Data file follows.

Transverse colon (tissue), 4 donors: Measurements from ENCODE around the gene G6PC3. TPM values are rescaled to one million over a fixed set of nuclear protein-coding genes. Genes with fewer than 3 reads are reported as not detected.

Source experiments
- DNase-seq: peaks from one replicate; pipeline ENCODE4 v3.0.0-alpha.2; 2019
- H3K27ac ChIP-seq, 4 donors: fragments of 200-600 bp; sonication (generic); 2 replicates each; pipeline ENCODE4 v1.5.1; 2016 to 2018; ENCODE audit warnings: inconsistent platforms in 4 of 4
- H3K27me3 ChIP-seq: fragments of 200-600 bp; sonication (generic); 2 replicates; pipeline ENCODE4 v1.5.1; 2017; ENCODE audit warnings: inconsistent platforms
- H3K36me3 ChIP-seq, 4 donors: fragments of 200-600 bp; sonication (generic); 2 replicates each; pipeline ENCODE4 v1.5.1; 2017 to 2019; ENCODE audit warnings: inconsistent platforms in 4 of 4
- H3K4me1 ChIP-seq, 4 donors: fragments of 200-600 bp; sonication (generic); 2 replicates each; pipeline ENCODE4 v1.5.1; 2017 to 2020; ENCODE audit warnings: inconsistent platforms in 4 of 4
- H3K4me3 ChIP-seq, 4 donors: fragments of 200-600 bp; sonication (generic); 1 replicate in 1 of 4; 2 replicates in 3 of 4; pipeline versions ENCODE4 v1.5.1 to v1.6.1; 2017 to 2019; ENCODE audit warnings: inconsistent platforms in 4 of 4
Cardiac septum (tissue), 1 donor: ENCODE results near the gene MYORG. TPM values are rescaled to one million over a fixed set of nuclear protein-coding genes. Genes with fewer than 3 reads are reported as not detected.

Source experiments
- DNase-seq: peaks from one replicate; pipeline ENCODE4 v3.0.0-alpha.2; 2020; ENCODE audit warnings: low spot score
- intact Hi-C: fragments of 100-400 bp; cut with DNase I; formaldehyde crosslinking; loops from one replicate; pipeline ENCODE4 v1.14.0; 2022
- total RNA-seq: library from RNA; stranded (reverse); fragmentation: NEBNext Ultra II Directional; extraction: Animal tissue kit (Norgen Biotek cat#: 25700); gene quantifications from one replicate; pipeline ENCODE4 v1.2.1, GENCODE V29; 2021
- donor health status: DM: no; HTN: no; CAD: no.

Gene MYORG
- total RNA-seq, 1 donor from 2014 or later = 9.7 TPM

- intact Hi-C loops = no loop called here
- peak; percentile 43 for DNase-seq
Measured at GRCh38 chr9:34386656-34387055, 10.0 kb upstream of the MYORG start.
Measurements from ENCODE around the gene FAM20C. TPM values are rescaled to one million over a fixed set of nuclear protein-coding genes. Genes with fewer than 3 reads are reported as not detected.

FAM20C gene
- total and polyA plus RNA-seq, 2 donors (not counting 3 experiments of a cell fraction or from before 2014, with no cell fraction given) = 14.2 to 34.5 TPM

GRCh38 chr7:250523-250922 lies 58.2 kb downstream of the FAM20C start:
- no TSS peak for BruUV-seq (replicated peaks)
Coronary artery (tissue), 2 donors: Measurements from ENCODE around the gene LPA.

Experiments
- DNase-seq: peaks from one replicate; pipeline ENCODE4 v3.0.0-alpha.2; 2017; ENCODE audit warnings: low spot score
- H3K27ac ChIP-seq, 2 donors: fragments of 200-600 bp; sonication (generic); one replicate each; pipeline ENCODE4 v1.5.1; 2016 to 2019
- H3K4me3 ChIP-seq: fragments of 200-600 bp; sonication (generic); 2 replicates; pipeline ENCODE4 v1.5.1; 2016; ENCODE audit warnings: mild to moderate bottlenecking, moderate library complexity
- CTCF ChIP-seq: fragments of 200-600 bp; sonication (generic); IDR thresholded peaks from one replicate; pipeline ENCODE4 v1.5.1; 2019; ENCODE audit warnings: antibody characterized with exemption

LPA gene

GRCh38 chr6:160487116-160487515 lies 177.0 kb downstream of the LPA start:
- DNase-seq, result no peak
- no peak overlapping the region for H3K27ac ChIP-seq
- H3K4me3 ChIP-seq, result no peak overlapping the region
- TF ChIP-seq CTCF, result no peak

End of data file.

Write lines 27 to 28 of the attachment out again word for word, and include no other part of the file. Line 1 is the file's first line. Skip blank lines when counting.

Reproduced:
- DNase-seq: peaks from one replicate; pipeline ENCODE4 v3.0.0-alpha.2; 2017; ENCODE audit warnings: low spot score
- H3K27ac ChIP-seq, 2 donors: fragments of 200-600 bp; sonication (generic); one replicate each; pipeline ENCODE4 v1.5.1; 2016 to 2019